At first glance, there is little reason to think that the casualty insurance industry is heading for trouble. Last year, the industry earned record profits. Insurance executives swore they never would repeat the debacle of 1974-75 when the industry suffered record losses and Government Employees Insurance Co. nearly became insolvent. Today, however, there are signs that it is starting to happen again. The reason in simply competition.
Everything went wrong in 1974-75. After a few years of record profits, rate cutting broke out as companies competed to enlarge their share of what they though would be a lucrative business. It didn't turn out that way, largely due to unexpected double-digit inflation.
Expected inflation doesn't hurt casualty insurers because actuaries include it in their calculations of future costs. The insurance business is one of the few industires that must price its product before it knows its costs, so accurate cost projections are vital. Few actuaries in 1973 expected either the general inflation in the economy or the social inflation of the juries becoming much more generous.
Anticipated profits turned to large losses as insurance companies had to pay inflated claims costs. In 1975, the industry lost a record 7 cents for every $1.00 it received in premiums. This underwriting loss was cushioned to a large degree by earnings on investments, but even that cushion was a mixed blessing because many companies invested heavily in common stocks that declined sharply in the bear market of 1974.
Large losses among casualty companies produced a feeling of near panic. Geico, once a permier insurer, came perilously close to insolvency, and executives of other companies feared the same fate for their own firms. Rate cutting was a thing of the past as companies raised rates 30 percent or more in some cases simply to survive. State insurance commissioners joined in by approving sharply higher rates to prevent insurance companies from pulling out as Geico did in New Jersey.
The sharp rate increases of 1975-77 led to the current high level of profits, but that high level of profits in turn led to a renewed outburst of rate competition. Competition now takes the form of keeping rates roughly level while inflation raises costs by 10 percent or more each year. That kind of trend quickly reduces profits and turns them to losses if it continues. It is likely to continue as companies seem willing to accept an underwriting loss in order to obtain the funds to enhance their investment income.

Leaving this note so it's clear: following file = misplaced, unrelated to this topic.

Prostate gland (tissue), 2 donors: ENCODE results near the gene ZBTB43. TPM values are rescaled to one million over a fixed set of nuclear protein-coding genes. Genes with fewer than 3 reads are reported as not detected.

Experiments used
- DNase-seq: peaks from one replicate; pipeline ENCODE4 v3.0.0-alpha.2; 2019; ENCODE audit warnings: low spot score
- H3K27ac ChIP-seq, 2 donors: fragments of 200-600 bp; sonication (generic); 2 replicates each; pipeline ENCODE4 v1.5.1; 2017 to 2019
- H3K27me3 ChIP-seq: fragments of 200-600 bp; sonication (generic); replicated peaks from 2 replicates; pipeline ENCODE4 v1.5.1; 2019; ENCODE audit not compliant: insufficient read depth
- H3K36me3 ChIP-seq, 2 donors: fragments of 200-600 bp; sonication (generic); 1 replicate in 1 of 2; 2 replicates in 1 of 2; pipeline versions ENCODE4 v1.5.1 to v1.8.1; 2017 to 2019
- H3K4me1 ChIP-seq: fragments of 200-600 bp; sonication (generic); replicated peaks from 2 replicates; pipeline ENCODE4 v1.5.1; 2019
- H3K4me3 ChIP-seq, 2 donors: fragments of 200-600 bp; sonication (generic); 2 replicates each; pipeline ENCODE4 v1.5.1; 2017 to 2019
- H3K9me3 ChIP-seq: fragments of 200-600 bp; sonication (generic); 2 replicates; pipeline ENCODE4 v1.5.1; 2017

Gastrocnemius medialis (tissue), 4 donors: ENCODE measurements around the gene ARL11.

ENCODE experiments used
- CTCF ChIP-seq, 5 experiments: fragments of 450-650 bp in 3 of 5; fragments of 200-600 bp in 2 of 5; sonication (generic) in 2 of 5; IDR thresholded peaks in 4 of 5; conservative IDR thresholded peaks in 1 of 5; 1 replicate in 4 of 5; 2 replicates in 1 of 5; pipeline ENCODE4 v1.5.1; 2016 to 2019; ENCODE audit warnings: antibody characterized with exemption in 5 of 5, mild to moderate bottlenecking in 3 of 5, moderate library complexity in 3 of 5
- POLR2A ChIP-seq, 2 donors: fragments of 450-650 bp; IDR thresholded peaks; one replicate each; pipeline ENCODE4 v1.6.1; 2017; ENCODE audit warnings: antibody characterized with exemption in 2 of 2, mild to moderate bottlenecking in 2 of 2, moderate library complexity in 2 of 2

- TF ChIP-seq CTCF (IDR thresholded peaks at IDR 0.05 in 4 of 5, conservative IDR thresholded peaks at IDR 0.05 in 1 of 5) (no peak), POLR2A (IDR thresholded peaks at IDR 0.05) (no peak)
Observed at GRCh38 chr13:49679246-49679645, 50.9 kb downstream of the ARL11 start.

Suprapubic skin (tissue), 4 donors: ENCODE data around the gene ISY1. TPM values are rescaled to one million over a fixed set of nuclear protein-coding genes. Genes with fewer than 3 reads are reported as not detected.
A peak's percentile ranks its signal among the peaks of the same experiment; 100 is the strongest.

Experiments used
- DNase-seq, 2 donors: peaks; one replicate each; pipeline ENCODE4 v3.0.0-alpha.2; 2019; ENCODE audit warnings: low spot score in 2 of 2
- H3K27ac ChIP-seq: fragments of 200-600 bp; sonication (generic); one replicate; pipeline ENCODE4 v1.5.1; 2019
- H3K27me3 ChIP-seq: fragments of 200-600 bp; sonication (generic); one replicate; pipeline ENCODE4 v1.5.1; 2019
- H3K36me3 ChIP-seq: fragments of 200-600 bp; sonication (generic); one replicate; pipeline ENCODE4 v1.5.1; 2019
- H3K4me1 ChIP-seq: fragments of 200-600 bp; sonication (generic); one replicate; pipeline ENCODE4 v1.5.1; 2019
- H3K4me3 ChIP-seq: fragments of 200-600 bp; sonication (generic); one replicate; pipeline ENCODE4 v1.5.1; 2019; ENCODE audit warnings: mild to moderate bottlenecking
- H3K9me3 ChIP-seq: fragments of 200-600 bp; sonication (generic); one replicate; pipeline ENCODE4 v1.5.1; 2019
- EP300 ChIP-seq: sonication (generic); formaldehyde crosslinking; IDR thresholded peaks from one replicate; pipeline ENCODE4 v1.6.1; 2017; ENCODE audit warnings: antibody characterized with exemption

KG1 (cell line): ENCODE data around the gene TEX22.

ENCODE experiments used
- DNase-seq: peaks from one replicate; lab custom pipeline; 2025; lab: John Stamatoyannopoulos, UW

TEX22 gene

Contrary to popular belief, the casualty insurance industry does not make much of an underwriting profit. For every $1.00 it collects in premiums from its customers, it pays out roughly that amount in claims and administrative costs. The major source of profit is the income earned on the funds kept between the time they come in as premiums and the time they go out as costs and claims. This investment income has become even more important as bond rates have climbed in recent years.
It is perfectly rational for an insurance company to accept a 4 percent underwriting loss if it can offset that loss with 10 percent income earned on invesments such as bonds. That seems likely to happen, and even the most hopeful observers expect the industry to experience an underwriting loss next year.
In 1974-75, rate-cutting competition ended with a bang as panic over unexpected inflation and fear of insolvency forced large, quick rate increases. This time, inflation is no surprise so panic is less likely. The most likely outcome is an extended period of rate competition because few companies will raise rates if that means giving away business and thus reducing the premiums that generate investment income.
For Geico in particular, it means a new challenge. The first challenge for John Byrne, its new chairman, was to save the company during a period when, if the full extent of the disaster had been known at the time, the company might have been left to die. Through a combination of rate increases and painful cost cutting, Byrne started Geico back in the right direction from near insolvency. Losses were so great at one point that the company no longer was hemorrhaging red ink because it nearly had run out of capital, so Byrne arranged a transfusion in the form of a preferred stock offering plus aid from other insurers.
The rescue operation was a complete success. Geico is now a solidly profitable company. From a position of being starved for capital, Geico has generated enough surplus to buy stock of its sister companies and to reduce its own equity through a recent exchange of debt for stock.
Geico's next challenge is to survive the coming period of rate competition. During this lean period, the critical factors will be Geico's ability to control costs and its willingness to give up unprofitable business even at the expense of reduced investment income. Byrne has made an excellent start toward restoring Geico as a superbly managed company, but only time will tell if the company comes through the next few lean years intact.
There is an adage that the casualty insurance business cannot stand prosperity. any period of prosperity generally leads to rate competition among the scores of insurers selling a standardized product to price-sensitive consumers. The current rate competition among casualty companies is a classic example of how free competition reduces unusually large profits, motivates managements to reduce costs, and in general provides the consumer with a good product at a fair price.